GitHub Hit By Harassment Claims; Places Co-founder On Leave

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GitHub, a software-code sharing startup, has been accused of harassment and of fostering an uncomfortable workplace. In specific, Julie Ann Horvath, formerly employed as a developer at GitHub, has accused a co-founder of the company and a software engineer of harassment. The situation first came to public attention when Horvath aired her complaints via her Twitter account last Friday, and then over the weekend provided further details in an interview with TechCrunch.

GitHub, a web-based hosting service for software development projects using the Git revision control system, was founded in 2008 and raised $100 million in venture capital in 2012.

GitHub’s response

GitHub released a statement in response to the situation Sunday night. Chris Wanstrath, CEO and co-founder of GitHub, said the company was conducting a full investigation into Horvath’s claims, and had placed two people, a co-founder and an engineer, on leave. “I would like to personally apologize to Julie,” Wanstrath wrote in a blog post, “It’s certain that there were things we could have done differently.”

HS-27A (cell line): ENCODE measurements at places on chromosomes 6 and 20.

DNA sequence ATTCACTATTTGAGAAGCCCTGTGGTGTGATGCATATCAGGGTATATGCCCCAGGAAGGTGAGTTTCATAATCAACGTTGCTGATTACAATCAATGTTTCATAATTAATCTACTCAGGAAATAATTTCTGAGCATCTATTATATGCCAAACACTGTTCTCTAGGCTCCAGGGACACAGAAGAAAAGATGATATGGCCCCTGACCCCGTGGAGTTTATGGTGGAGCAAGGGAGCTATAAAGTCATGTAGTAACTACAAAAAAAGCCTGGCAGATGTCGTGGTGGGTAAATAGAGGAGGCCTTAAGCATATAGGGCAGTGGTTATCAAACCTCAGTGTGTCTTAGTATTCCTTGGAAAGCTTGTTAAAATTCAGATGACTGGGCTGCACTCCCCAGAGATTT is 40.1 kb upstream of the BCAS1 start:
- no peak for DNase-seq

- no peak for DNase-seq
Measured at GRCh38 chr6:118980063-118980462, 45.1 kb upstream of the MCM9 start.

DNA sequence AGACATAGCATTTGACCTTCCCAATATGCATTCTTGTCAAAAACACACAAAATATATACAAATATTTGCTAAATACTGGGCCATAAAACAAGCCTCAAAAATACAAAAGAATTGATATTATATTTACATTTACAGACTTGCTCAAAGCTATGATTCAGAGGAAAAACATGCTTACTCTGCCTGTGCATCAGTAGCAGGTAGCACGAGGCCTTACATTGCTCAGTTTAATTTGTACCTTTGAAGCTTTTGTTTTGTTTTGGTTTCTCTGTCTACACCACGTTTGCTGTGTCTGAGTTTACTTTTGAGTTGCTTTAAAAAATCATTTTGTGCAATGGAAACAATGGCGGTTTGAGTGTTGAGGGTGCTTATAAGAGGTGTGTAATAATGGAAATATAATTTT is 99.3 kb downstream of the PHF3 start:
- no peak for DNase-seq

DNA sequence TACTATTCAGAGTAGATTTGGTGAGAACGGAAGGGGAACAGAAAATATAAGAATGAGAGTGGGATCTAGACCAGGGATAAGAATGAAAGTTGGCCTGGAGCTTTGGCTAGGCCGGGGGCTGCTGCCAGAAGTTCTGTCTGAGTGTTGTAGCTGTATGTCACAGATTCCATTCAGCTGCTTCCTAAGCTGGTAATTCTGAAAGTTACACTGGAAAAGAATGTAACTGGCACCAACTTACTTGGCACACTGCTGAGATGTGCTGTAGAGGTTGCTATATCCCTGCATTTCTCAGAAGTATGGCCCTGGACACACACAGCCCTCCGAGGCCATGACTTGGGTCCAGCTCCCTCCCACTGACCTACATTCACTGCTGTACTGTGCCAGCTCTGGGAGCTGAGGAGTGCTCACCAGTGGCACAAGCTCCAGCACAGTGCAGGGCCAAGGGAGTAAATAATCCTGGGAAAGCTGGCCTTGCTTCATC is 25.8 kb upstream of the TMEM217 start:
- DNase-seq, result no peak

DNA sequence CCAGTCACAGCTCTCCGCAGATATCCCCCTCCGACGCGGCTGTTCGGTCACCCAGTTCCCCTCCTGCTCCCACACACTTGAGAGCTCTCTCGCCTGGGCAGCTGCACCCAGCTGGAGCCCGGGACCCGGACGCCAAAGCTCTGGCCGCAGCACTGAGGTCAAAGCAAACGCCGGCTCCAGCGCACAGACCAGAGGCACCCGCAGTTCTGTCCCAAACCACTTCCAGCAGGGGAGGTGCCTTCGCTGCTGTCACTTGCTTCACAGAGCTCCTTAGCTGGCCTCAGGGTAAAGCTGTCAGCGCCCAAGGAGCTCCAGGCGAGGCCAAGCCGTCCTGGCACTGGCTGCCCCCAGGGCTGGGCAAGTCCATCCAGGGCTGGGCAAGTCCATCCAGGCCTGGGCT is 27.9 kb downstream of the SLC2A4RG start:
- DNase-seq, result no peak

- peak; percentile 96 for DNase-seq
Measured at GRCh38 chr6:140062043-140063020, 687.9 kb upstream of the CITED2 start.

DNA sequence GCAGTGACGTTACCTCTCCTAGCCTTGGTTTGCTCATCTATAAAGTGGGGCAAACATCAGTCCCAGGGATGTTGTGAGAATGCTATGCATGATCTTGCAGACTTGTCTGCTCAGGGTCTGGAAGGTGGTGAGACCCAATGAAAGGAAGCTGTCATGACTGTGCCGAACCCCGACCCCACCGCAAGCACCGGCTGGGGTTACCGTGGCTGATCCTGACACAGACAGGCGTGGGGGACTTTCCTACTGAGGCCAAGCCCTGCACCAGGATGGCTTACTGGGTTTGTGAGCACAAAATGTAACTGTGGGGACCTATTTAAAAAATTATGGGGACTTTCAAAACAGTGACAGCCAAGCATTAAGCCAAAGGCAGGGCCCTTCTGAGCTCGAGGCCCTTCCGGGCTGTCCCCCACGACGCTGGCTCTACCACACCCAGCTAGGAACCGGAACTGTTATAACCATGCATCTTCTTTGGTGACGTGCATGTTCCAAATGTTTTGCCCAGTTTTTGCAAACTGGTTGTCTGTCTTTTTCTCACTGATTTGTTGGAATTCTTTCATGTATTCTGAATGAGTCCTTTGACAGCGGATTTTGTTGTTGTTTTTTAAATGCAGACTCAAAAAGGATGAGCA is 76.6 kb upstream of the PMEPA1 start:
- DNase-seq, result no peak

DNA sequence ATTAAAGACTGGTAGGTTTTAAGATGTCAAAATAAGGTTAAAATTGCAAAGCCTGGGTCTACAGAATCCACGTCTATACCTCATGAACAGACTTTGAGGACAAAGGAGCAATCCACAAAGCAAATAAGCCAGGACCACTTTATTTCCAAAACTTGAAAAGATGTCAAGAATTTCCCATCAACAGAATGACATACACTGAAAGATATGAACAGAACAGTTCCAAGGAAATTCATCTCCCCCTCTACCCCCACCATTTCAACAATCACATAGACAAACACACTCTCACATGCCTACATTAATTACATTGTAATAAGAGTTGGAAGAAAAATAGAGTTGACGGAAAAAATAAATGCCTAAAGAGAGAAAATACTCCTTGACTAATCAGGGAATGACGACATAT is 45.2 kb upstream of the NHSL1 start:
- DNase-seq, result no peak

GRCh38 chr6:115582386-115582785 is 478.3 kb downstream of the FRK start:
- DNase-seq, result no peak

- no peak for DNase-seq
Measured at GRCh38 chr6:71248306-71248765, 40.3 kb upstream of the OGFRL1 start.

Details on the allegations

In her interview with TechCrunch, Horvath was quoted as saying male colleagues at GitHub judged her work based on her gender. In specific, she mentioned a scene she described as “inappropriate” where male employees were gawking at and egging on female employee who were “hula hooping”.

Horvath also described a situation with a male engineer who had expressed romantic interest in her. After she told him she wasn’t interested, he took out all of her lines of code from several ongoing projects as retaliation. She also recalled several awkward meetings with the spouse of one of the co-founders of GitHub, who Horvath alleges in one encounter verbally attacked and threatened her.

This weekend’s brouhaha over sexual harassment and the male-dominated workplace culture in Silicon Valley is just another installment in the long-running saga that stretches back to the 1980s. Few deny the reality of this paternalistic workplace ethos, and most agree that legal remedies are few except in the most egregious cases.

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